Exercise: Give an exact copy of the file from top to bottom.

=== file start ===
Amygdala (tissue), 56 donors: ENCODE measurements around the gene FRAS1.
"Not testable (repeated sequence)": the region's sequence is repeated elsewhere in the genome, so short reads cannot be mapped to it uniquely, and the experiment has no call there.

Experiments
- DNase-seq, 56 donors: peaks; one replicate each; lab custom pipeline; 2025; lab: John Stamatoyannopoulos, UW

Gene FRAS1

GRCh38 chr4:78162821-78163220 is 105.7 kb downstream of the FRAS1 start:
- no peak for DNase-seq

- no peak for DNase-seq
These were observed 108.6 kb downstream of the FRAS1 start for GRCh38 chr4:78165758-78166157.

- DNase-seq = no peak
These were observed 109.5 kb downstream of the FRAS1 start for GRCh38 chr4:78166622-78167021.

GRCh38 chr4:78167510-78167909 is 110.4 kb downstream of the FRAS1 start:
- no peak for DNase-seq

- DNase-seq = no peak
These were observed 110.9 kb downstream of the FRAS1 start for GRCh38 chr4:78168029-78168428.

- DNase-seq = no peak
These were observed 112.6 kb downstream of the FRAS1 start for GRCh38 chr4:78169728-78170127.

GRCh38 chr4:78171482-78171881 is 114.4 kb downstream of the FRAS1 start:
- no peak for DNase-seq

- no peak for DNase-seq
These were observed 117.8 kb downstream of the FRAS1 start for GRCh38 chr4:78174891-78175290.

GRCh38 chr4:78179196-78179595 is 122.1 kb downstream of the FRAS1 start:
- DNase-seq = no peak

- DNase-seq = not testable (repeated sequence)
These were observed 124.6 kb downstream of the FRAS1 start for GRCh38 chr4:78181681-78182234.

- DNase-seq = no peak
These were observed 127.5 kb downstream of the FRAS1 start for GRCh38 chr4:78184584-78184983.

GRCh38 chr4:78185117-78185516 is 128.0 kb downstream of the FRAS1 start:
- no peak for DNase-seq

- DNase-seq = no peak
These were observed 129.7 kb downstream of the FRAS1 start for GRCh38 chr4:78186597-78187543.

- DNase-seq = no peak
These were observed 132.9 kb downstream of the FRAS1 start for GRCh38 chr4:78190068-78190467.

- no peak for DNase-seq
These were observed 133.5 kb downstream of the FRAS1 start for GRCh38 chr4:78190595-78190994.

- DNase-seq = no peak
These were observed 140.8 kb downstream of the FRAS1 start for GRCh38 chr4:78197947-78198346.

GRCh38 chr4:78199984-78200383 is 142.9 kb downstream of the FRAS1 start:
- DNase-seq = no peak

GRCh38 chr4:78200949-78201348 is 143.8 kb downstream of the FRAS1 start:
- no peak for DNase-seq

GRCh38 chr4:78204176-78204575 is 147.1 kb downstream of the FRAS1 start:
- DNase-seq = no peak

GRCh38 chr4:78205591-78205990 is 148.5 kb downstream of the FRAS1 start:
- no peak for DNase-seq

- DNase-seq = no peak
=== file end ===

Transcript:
Amygdala (tissue), 56 donors: ENCODE measurements around the gene FRAS1.
"Not testable (repeated sequence)": the region's sequence is repeated elsewhere in the genome, so short reads cannot be mapped to it uniquely, and the experiment has no call there.

Experiments
- DNase-seq, 56 donors: peaks; one replicate each; lab custom pipeline; 2025; lab: John Stamatoyannopoulos, UW

Gene FRAS1

GRCh38 chr4:78162821-78163220 is 105.7 kb downstream of the FRAS1 start:
- no peak for DNase-seq

- no peak for DNase-seq
These were observed 108.6 kb downstream of the FRAS1 start for GRCh38 chr4:78165758-78166157.

- DNase-seq = no peak
These were observed 109.5 kb downstream of the FRAS1 start for GRCh38 chr4:78166622-78167021.

GRCh38 chr4:78167510-78167909 is 110.4 kb downstream of the FRAS1 start:
- no peak for DNase-seq

- DNase-seq = no peak
These were observed 110.9 kb downstream of the FRAS1 start for GRCh38 chr4:78168029-78168428.

- DNase-seq = no peak
These were observed 112.6 kb downstream of the FRAS1 start for GRCh38 chr4:78169728-78170127.

GRCh38 chr4:78171482-78171881 is 114.4 kb downstream of the FRAS1 start:
- no peak for DNase-seq

- no peak for DNase-seq
These were observed 117.8 kb downstream of the FRAS1 start for GRCh38 chr4:78174891-78175290.

GRCh38 chr4:78179196-78179595 is 122.1 kb downstream of the FRAS1 start:
- DNase-seq = no peak

- DNase-seq = not testable (repeated sequence)
These were observed 124.6 kb downstream of the FRAS1 start for GRCh38 chr4:78181681-78182234.

- DNase-seq = no peak
These were observed 127.5 kb downstream of the FRAS1 start for GRCh38 chr4:78184584-78184983.

GRCh38 chr4:78185117-78185516 is 128.0 kb downstream of the FRAS1 start:
- no peak for DNase-seq

- DNase-seq = no peak
These were observed 129.7 kb downstream of the FRAS1 start for GRCh38 chr4:78186597-78187543.

- DNase-seq = no peak
These were observed 132.9 kb downstream of the FRAS1 start for GRCh38 chr4:78190068-78190467.

- no peak for DNase-seq
These were observed 133.5 kb downstream of the FRAS1 start for GRCh38 chr4:78190595-78190994.

- DNase-seq = no peak
These were observed 140.8 kb downstream of the FRAS1 start for GRCh38 chr4:78197947-78198346.

GRCh38 chr4:78199984-78200383 is 142.9 kb downstream of the FRAS1 start:
- DNase-seq = no peak

GRCh38 chr4:78200949-78201348 is 143.8 kb downstream of the FRAS1 start:
- no peak for DNase-seq

GRCh38 chr4:78204176-78204575 is 147.1 kb downstream of the FRAS1 start:
- DNase-seq = no peak

GRCh38 chr4:78205591-78205990 is 148.5 kb downstream of the FRAS1 start:
- no peak for DNase-seq

- DNase-seq = no peak